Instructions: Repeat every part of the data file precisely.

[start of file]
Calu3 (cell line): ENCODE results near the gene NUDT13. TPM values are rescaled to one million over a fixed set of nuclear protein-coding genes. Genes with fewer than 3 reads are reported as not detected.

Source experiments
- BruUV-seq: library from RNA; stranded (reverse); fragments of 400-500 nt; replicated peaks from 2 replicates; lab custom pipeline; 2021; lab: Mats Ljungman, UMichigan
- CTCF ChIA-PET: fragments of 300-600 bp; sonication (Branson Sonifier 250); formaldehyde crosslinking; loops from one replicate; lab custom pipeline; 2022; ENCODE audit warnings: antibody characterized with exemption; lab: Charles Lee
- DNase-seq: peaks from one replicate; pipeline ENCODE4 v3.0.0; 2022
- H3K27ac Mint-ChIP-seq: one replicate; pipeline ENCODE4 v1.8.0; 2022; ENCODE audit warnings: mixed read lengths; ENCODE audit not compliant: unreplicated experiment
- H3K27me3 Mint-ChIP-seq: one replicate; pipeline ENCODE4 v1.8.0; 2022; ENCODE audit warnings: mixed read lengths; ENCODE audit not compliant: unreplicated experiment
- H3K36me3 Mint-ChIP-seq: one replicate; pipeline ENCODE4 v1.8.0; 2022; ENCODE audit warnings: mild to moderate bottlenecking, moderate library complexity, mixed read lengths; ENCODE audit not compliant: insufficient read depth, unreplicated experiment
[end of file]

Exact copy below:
Calu3 (cell line): ENCODE results near the gene NUDT13. TPM values are rescaled to one million over a fixed set of nuclear protein-coding genes. Genes with fewer than 3 reads are reported as not detected.

Source experiments
- BruUV-seq: library from RNA; stranded (reverse); fragments of 400-500 nt; replicated peaks from 2 replicates; lab custom pipeline; 2021; lab: Mats Ljungman, UMichigan
- CTCF ChIA-PET: fragments of 300-600 bp; sonication (Branson Sonifier 250); formaldehyde crosslinking; loops from one replicate; lab custom pipeline; 2022; ENCODE audit warnings: antibody characterized with exemption; lab: Charles Lee
- DNase-seq: peaks from one replicate; pipeline ENCODE4 v3.0.0; 2022
- H3K27ac Mint-ChIP-seq: one replicate; pipeline ENCODE4 v1.8.0; 2022; ENCODE audit warnings: mixed read lengths; ENCODE audit not compliant: unreplicated experiment
- H3K27me3 Mint-ChIP-seq: one replicate; pipeline ENCODE4 v1.8.0; 2022; ENCODE audit warnings: mixed read lengths; ENCODE audit not compliant: unreplicated experiment
- H3K36me3 Mint-ChIP-seq: one replicate; pipeline ENCODE4 v1.8.0; 2022; ENCODE audit warnings: mild to moderate bottlenecking, moderate library complexity, mixed read lengths; ENCODE audit not compliant: insufficient read depth, unreplicated experiment